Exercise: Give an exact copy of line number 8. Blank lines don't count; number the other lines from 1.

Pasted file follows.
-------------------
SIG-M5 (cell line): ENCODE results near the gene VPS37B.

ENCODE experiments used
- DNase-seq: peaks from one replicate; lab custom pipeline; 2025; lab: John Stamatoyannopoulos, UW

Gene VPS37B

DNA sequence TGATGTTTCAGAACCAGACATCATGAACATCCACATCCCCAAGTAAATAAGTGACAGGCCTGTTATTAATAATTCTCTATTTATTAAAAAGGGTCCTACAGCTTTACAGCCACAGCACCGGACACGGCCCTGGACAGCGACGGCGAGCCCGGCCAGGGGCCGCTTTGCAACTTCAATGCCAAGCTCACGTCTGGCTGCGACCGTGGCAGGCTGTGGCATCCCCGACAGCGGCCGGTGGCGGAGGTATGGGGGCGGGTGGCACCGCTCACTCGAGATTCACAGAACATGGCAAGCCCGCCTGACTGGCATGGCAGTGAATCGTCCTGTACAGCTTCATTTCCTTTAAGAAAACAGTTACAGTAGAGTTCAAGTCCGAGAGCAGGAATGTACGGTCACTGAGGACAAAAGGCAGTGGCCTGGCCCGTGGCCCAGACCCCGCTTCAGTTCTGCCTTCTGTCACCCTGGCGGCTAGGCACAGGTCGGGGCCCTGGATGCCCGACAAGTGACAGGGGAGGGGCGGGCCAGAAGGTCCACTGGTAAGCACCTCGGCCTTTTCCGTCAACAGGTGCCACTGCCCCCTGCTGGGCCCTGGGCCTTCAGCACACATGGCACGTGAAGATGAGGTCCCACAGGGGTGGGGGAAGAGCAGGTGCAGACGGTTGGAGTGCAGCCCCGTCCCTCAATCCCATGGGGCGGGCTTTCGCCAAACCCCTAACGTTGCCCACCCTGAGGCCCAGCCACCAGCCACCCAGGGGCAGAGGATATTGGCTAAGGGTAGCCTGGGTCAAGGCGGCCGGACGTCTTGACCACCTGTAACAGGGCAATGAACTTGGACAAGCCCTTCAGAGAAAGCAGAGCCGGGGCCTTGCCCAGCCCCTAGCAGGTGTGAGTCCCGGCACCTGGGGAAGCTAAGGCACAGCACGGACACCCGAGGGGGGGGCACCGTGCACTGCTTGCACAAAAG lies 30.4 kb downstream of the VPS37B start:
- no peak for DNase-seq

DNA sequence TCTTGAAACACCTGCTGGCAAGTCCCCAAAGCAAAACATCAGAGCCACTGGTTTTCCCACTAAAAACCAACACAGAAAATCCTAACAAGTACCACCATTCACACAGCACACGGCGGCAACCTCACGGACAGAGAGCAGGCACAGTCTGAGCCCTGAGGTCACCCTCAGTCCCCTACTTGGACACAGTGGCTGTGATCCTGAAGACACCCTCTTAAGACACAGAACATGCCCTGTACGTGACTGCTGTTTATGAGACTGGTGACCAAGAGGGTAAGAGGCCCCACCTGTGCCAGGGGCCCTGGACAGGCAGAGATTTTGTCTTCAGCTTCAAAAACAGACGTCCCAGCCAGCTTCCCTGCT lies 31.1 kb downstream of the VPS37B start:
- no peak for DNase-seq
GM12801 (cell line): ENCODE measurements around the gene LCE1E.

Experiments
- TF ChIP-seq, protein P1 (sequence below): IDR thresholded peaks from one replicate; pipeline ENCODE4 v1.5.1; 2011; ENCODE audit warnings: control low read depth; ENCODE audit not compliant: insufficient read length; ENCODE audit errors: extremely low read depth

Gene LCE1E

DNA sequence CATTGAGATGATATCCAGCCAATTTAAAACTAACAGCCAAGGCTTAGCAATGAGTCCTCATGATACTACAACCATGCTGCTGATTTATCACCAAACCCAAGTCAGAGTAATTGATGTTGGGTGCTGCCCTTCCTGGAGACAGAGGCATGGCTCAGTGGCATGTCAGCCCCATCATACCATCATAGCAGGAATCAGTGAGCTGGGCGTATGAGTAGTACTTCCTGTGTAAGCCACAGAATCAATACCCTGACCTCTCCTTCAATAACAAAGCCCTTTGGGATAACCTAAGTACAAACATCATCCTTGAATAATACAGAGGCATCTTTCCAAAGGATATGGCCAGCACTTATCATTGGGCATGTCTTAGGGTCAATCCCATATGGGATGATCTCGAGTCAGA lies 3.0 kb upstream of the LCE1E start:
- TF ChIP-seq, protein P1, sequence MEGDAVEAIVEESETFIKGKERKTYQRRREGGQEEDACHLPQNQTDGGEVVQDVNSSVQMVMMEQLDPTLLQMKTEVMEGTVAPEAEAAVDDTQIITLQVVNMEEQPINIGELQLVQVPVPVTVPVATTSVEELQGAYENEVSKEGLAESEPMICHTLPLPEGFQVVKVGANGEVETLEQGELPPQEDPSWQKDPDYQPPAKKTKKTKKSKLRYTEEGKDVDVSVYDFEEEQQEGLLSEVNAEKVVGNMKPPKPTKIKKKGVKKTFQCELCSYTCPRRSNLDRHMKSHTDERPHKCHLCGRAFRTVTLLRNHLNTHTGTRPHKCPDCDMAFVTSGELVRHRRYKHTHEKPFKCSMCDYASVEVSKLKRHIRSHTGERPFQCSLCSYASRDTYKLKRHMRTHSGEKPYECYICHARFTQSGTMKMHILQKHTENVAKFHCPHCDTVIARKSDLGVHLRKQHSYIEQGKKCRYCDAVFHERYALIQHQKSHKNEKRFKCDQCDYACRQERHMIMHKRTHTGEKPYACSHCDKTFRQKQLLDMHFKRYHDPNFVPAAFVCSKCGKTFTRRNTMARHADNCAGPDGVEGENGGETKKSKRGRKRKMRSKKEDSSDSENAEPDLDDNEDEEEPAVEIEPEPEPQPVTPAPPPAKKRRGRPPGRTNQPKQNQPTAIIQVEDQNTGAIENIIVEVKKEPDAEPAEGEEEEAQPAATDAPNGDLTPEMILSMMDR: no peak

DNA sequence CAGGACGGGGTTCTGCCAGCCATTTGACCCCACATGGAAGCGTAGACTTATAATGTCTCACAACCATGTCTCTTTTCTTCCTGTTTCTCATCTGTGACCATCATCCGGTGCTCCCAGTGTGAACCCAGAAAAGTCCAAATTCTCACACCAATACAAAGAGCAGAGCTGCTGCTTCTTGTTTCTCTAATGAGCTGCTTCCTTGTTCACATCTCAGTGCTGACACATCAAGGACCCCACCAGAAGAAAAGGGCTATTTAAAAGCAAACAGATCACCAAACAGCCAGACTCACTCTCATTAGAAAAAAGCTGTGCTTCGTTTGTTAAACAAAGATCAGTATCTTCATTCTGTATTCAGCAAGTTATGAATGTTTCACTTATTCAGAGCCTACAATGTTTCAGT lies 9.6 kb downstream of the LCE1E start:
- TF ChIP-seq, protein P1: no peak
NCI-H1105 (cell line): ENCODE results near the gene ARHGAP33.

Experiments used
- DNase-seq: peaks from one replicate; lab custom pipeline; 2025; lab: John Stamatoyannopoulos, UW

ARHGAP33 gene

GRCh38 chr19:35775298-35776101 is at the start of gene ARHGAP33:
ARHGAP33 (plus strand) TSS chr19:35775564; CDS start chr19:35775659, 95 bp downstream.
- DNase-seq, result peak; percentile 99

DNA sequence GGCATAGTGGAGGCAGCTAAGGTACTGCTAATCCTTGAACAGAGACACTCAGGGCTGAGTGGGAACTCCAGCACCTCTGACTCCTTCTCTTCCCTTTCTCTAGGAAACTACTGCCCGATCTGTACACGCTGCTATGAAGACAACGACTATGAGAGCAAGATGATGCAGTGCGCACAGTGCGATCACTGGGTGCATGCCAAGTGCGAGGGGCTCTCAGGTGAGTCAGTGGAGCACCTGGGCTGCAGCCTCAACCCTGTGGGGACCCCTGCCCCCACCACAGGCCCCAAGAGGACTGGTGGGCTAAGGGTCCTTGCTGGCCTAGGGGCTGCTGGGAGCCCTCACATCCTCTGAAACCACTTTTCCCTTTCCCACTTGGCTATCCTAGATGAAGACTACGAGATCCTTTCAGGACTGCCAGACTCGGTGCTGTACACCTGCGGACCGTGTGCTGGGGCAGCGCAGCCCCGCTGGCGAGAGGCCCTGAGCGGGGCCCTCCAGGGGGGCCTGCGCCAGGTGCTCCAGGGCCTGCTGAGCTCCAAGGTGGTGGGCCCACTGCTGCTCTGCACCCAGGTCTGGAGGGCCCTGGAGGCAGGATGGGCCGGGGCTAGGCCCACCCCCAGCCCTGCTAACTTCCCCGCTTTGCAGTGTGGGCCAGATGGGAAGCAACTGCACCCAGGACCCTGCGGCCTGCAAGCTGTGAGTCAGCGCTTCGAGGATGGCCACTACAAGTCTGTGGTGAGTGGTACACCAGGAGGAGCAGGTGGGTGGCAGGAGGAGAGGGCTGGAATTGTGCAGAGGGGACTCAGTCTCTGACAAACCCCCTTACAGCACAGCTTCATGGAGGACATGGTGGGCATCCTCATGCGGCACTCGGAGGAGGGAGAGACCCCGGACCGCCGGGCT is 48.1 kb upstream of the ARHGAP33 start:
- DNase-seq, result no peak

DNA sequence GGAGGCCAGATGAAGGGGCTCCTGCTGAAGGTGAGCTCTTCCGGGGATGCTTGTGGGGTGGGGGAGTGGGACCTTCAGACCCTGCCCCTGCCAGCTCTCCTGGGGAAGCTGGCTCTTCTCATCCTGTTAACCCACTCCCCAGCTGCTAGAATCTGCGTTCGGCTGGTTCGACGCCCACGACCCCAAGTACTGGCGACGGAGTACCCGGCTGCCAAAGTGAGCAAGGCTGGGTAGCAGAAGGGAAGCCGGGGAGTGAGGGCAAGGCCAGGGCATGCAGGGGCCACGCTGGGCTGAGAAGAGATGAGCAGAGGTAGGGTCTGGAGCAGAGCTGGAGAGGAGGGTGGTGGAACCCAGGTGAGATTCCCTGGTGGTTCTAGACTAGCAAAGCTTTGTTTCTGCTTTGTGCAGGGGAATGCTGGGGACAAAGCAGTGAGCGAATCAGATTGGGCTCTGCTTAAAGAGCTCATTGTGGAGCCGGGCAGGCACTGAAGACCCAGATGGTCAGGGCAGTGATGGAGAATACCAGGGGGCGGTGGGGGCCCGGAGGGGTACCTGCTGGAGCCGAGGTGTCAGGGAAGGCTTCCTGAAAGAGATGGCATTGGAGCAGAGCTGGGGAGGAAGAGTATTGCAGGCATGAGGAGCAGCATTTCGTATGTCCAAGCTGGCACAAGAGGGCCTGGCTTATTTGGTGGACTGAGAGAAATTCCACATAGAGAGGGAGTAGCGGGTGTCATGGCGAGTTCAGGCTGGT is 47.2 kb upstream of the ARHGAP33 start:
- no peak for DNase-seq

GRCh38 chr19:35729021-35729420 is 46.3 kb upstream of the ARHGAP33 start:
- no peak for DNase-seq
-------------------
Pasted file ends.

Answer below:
- no peak for DNase-seq